On Monday, the Supreme Court rejected BP’s attempt at appealing its own settlement with businesses and individuals that lost money due to the massive 2010 Gulf of Mexico oil spill. The court’s refusal to hear the appeal means BP will have to make payments to those that it argues cannot tie their losses to the explosion of the Deepwater Horizon platform and drilling rig, which killed 11 people and spilled an estimated 4.9 million barrels of oil into the Gulf. The Supreme Court justices did not comment on the case in their refusal to hear it.
According to Tom Young, a Florida attorney who filed an amicus brief with the Supreme Court opposing BP’s appeal, business owners and individuals that experienced a loss of profit or earnings tied to the incident now have six months to file for compensation.
“One would be hard pressed to identify too many Gulf area businesses that did not endure some loss, small or large, that related in some way to the disaster,” writes Young. “A loss is a loss and BP has agreed to compensate all those so affected. With today’s decision, the Supreme Court has confirmed this arrangement.”
BP has been pursuing a number of different routes to avoid paying fines and compensations related to the disaster. In November, BP asked a federal judge to cap the amount of spill-related fines at $12.3 billion — almost a third less than the amount U.S. prosecutors are seeking.
Under the Clean Water Act, a finding of “gross negligence” — a term meaning an extreme lapse in attention — triggers the maximum permitted fine. In September, U.S. District Judge Carl Barbier found that the series of mistakes surrounding the spill did in fact amount to gross negligence. Barbier reinforced his findings when he rejected BP’s request for a new trial. The gross negligence ruling opens BP up to the maximum $18 billion in fines, which could be imposed if the judge finds that the disaster spilled more than four million gallons into the Gulf.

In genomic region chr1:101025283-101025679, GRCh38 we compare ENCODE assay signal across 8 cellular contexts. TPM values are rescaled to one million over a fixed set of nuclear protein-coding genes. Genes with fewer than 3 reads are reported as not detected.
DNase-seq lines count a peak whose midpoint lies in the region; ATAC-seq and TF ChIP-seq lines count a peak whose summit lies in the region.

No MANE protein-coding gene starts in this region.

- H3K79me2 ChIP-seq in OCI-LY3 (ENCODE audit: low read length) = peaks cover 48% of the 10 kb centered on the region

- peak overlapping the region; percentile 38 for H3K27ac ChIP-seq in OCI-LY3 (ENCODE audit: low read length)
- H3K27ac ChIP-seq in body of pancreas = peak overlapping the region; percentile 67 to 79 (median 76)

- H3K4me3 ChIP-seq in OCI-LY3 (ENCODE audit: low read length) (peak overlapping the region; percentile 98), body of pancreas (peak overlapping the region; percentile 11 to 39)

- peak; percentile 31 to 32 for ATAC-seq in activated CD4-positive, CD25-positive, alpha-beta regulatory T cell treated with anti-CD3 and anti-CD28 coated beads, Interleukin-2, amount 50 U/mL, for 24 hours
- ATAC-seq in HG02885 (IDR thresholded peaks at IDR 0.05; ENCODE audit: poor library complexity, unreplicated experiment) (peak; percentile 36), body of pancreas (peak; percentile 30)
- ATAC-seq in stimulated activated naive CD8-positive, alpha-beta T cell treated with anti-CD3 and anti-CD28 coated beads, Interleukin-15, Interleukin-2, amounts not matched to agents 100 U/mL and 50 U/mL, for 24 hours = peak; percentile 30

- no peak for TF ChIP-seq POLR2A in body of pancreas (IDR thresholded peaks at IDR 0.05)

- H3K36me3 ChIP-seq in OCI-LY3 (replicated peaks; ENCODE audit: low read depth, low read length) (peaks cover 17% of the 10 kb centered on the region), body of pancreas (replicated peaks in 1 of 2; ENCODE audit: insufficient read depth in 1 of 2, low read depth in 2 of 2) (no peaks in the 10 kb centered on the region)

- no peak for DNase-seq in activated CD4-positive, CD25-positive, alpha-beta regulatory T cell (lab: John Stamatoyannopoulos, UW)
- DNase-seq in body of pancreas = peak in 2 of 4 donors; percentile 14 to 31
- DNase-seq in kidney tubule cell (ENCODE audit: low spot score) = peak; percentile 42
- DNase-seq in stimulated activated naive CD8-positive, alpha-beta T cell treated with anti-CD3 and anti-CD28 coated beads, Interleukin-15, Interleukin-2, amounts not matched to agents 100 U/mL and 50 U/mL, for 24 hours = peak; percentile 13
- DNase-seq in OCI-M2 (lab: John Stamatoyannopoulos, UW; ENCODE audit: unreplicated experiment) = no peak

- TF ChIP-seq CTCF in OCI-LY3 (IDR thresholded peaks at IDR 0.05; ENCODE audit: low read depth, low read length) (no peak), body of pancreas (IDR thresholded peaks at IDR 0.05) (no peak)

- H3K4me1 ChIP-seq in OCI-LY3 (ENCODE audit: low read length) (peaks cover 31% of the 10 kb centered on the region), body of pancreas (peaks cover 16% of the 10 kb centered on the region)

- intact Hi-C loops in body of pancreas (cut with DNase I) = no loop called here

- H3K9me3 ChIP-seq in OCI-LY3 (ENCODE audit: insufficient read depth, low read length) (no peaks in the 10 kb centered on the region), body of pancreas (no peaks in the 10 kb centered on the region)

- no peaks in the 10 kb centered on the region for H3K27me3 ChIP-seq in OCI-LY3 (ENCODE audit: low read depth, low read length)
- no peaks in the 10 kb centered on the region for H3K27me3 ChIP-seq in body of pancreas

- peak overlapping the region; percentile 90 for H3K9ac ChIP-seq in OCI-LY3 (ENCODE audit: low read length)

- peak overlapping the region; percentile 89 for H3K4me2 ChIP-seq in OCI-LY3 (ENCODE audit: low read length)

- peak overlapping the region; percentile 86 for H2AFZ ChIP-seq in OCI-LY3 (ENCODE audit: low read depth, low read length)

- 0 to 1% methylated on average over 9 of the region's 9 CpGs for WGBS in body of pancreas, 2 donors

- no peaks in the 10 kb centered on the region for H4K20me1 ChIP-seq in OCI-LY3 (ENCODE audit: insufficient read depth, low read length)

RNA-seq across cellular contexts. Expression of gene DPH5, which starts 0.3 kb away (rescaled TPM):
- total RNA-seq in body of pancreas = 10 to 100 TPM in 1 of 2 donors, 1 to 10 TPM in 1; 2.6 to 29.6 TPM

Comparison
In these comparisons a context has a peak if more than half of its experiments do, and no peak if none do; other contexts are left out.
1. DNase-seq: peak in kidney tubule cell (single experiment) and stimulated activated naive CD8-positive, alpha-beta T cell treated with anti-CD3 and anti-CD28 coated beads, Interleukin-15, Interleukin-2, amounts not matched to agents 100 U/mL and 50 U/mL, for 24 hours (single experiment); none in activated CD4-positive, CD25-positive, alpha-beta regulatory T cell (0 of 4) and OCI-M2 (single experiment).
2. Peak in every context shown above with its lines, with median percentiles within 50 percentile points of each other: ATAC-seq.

BP signed the settlement agreement in 2012, but has since made the claim that its interpretation is causing the company to pay compensation to those that cannot prove damages. This settlement is separate from the environmental and criminal penalties relating to the spill, which are undergoing their own court proceedings. BP has estimated that it will pay at least $9.7 billion to plaintiffs, about $2.3 billion of which has already been paid.
In the appeal, BP claimed that it had made more than $600 million in illegitimate payments to claimants not actually harmed by the spill. A federal district court in New Orleans and the 5th U.S. Court of Appeals upheld the settlement earlier this year before the Supreme Court refused to hear it.
The oil giant has also been making a public relations push to try and minimize the impacts of the spill and while lionizing their cleanup efforts. In October, a senior vice president for communications at BP penned a Politico article stating that BP has consistently done the right thing for the last four years and that the company “should not be accountable for damages caused by the acts of others, or those conjured up by opportunistic advocacy groups.”
In response to the Supreme Court’s decision, BP spokesman Geoff Morrell said the company will “continue to advocate for the investigation of suspicious or implausible claims and to fight fraud where it is uncovered.”
While the lasting impacts of the oil spill on the Gulf and coastal communities is still being determined, the outlook is not good. In October, a study documented a 1,235-square-mile “bathtub ring” of oil on the ocean floor where 10 million gallons of oil settled and coagulated after the spill.